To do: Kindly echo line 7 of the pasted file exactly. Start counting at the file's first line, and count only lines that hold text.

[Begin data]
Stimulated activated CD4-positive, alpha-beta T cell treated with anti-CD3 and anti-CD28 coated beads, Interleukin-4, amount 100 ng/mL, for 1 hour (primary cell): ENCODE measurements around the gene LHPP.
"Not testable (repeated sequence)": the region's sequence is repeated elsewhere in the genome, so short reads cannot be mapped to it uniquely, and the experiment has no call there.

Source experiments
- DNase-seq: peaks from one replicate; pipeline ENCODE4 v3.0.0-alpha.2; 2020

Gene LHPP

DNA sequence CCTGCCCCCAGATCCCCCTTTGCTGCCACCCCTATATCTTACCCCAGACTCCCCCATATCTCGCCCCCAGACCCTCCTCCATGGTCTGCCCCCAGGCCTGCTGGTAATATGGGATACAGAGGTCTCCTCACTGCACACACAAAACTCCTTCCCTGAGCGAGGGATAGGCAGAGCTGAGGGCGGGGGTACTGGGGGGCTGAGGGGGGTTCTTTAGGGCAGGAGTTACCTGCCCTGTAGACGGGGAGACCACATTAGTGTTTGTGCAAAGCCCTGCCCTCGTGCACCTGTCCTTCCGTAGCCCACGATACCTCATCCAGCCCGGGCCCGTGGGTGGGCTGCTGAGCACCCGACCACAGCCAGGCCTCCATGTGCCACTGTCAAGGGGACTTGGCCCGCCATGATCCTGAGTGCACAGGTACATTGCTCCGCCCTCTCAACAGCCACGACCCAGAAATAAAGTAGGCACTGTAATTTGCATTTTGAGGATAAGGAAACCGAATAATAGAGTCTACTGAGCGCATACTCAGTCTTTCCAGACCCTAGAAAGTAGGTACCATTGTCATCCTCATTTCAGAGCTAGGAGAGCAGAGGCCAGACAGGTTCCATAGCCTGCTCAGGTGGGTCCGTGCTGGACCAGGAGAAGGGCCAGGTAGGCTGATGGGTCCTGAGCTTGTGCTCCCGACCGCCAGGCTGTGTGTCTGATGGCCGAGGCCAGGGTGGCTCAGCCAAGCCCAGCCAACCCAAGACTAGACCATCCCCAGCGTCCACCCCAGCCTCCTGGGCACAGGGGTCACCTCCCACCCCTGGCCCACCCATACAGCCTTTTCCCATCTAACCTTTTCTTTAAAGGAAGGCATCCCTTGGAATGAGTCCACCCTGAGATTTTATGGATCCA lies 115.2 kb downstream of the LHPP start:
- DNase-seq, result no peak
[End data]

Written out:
- DNase-seq, result no peak